For the query above, the following recommendations will be helpful as part of the SQL tuning process.
You'll find 3 sections below:
The optimization process and recommendations:
- Avoid Correlated Subqueries (query line: 5): A correlated subquery is a subquery that contains a reference (column: updated_at) to a table that also appears in the outer query. Usually correlated queries can be rewritten with a join clause, which is the best practice. The database optimizer handles joins much better than correlated subqueries. Therefore, rephrasing the query with a join will allow the optimizer to use the most efficient execution plan for the query.
- Avoid Correlated Subqueries (query line: 12): A correlated subquery is a subquery that contains a reference (column: threeable_id) to a table that also appears in the outer query. Usually correlated queries can be rewritten with a join clause, which is the best practice. The database optimizer handles joins much better than correlated subqueries. Therefore, rephrasing the query with a join will allow the optimizer to use the most efficient execution plan for the query.
- Avoid Selecting Unnecessary Columns (query line: 13): Avoid selecting all columns with the '*' wildcard, unless you intend to use them all. Selecting redundant columns may result in unnecessary performance degradation.
- Avoid Subqueries (query line: 15): We advise against using subqueries as they are not optimized well by the optimizer. Therefore, it's recommended to join a newly created temporary table that holds the data, which also includes the relevant search index.
- Create Optimal Indexes (modified query below): The recommended indexes are an integral part of this optimization effort and should be created before testing the execution duration of the optimized query.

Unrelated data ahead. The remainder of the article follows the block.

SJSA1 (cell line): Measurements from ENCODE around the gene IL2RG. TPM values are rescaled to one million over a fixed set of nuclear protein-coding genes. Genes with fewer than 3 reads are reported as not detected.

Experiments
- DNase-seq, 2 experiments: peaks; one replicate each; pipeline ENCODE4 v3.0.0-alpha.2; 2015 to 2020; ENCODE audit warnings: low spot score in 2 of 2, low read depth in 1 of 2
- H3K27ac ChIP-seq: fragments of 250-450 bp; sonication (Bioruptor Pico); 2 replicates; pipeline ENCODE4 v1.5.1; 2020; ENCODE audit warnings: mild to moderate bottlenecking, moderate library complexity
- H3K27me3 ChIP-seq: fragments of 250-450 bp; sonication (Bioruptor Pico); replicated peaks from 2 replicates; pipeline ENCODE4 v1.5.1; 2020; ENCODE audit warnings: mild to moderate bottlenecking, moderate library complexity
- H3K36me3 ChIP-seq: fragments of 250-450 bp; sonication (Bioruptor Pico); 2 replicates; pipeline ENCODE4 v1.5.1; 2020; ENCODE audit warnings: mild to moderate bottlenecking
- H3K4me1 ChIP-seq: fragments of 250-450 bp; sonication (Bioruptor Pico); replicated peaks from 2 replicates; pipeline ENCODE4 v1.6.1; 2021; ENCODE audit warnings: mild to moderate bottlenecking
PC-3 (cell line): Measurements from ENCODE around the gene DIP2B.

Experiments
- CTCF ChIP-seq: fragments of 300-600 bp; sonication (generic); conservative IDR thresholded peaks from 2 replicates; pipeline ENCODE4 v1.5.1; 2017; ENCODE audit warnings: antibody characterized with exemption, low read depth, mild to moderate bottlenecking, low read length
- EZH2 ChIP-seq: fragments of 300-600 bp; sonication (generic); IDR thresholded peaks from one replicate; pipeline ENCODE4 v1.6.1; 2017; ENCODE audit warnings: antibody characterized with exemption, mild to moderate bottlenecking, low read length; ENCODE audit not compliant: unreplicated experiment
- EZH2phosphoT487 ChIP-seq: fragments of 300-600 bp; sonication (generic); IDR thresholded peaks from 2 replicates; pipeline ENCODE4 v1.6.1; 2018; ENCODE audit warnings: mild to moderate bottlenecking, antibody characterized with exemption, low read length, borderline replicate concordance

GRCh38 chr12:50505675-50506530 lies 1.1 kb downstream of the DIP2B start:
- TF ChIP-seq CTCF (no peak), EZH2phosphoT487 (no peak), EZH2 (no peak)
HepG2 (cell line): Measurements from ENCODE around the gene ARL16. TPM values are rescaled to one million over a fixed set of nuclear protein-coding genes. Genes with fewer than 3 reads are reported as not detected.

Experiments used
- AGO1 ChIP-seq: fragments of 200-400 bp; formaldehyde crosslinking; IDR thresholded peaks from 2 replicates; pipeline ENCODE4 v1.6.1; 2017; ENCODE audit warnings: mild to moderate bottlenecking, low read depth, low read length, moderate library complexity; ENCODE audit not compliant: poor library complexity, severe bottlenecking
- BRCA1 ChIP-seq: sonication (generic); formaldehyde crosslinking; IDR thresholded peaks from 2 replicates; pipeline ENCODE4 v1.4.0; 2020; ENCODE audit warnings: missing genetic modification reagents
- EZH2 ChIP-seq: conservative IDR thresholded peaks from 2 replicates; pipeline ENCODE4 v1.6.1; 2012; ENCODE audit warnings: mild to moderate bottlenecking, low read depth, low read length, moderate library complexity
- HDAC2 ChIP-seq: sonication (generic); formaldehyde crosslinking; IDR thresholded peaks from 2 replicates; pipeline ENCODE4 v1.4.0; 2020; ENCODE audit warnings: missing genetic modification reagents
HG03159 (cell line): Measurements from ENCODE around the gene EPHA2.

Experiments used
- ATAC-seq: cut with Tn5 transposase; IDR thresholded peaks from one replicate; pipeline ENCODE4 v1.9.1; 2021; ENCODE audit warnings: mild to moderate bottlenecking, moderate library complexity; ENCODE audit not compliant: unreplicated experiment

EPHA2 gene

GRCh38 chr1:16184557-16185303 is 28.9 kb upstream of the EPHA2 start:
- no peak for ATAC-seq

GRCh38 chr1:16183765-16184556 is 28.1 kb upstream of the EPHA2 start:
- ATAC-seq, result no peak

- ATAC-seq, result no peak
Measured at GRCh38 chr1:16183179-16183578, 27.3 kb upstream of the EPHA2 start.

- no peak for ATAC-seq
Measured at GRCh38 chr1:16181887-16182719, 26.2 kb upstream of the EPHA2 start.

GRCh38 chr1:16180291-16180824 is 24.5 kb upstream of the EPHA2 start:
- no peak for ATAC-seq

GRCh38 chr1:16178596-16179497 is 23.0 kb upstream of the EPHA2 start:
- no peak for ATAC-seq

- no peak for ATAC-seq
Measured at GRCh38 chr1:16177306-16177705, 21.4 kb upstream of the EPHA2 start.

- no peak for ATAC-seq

- Explicitly ORDER BY After GROUP BY (modified query below): By default, the database sorts all 'GROUP BY col1, col2, ...' queries as if you specified 'ORDER BY col1, col2, ...' in the query as well. If a query includes a GROUP BY clause but you want to avoid the overhead of sorting the result, you can suppress sorting by specifying 'ORDER BY NULL'.
Optimal indexes for this query:
ALTER TABLE `threes` ADD INDEX `threes_idx_updated_at` (`updated_at`);
ALTER TABLE `threes` ADD INDEX `threes_idx_deleted_at_threeable_threeable` (`deleted_at`,`threeable_id`,`threeable_type`);
ALTER TABLE `twos` ADD INDEX `twos_idx_id` (`id`);
The optimized query:
MAX(updated_at) AS updated_at
threes.deleted_at IS NULL
th.threeable_id = thmax.threeable_id
AND th.updated_at = thmax.updated_at
AND th.threeable_type = thmax.threeable_type
ON ((th.threeable_id = twos.id
AND th.threeable_type = 'App\\Two')
OR (th.threeable_id = twos.product_id
AND th.threeable_type = 'App\\One'))
ON twos.id = twthmax.twoId
twthmax.threeMaxUA = threes.updated_at
threes.threeable_id = twos.id
AND threes.threeable_type = 'App\\Two'
threes.threeable_id = twos.product_id
AND threes.threeable_type = 'App\\One'